BglF, the Escherichia coli β-glucoside permease and sensor of the bgl system: Domain requirements of the different catalytic activities

Qing Chen, Orna Amster-Choder*

*Corresponding author for this work

Research output: Contribution to journalArticlepeer-review

19 Scopus citations

Abstract

The Escherichia coli BglF protein, an enzyme II of the phosphoenolpyruvate-dependent carbohydrate phosphotransferase system, has several enzymatic activities. In the absence of β-glucosides, it phosphorylates BglG, a positive regulator of bgl operon transcription, thus inactivating BglG. In the presence of β-glucosides, it activates BglG by dephosphorylating it and, at the same time, transports β-glucosides into the cell and phosphorylates them. BglF is composed of two hydrophilic domains, IIA(bgl) and IIB(bgl), and a membrane-bound domain, IIC(bgl), which are covalently linked in the order IIBCA(bgl). Cys-24 in the IIB(bgl) domain is essential for all the phosphorylation and dephosphorylation activities of BglF. We have investigated the domain requirement of the different functions carried out by BglF. To this end, we cloned the individual BglF domains, as well as the domain pairs IIBC(bgl) and IICA(bgl), and tested which domains and which combinations are required for the catalysis of the different functions, both in vitro and in vivo. We show here that the IIB and IIC domains, linked to each other (IIBC(bgl)), are required for the sugar-driven reactions, i.e., sugar phosphotransfer and BglG activation by dephosphorylation. In contrast, phosphorylated IIB(bgl) alone can catalyze BglG inactivation by phosphorylation. Thus, the sugar-induced and noninduced functions have different structural requirements. Our results suggest that catalysis of the sugar-induced functions depends on specific interactions between IIB(bgl) and IIC(bgl) which occur upon the interaction of BglF with the sugar.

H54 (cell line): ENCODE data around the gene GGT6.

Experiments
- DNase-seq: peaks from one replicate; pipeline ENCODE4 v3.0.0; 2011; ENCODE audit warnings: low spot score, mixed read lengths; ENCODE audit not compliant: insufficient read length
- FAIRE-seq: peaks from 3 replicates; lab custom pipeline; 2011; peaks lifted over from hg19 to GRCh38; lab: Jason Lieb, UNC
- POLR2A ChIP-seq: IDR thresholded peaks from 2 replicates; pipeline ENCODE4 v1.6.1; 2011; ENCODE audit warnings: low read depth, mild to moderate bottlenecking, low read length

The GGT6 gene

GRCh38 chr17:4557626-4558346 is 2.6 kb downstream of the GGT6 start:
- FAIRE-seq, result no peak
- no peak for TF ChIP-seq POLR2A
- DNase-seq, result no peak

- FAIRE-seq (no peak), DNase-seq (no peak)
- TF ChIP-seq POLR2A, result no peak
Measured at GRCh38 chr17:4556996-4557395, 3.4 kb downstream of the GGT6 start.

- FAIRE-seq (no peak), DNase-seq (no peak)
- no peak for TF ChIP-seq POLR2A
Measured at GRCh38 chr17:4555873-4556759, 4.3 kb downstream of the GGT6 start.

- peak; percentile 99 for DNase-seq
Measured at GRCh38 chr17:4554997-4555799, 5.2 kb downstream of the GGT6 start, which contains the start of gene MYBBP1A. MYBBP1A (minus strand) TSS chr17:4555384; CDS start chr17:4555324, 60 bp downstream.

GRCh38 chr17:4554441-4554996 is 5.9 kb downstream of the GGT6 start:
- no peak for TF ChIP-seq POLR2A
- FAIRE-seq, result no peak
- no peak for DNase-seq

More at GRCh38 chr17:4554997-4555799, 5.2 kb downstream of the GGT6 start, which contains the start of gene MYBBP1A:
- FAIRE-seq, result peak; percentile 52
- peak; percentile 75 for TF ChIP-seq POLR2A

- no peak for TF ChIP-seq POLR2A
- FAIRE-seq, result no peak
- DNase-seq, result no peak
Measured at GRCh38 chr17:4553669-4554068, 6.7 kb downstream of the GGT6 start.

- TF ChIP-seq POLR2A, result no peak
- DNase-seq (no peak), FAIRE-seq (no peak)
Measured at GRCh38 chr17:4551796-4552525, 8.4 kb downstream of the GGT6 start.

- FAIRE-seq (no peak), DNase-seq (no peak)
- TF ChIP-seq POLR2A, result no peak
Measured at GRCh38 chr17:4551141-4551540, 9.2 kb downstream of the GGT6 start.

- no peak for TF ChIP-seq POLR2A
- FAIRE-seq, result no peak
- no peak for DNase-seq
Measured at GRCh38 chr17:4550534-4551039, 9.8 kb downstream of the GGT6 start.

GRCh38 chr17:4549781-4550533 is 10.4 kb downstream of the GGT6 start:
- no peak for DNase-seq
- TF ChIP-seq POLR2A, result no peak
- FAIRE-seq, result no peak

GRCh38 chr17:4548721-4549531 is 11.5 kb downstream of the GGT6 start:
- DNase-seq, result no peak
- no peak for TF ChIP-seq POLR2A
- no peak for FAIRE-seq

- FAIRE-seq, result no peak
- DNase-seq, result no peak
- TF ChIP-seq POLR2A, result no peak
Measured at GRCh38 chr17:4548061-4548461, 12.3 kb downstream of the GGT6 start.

Original languageAmerican English
Pages (from-to)462-468
Number of pages7
JournalJournal of Bacteriology
Volume181
Issue number2
DOIs
StatePublished - Jan 1999

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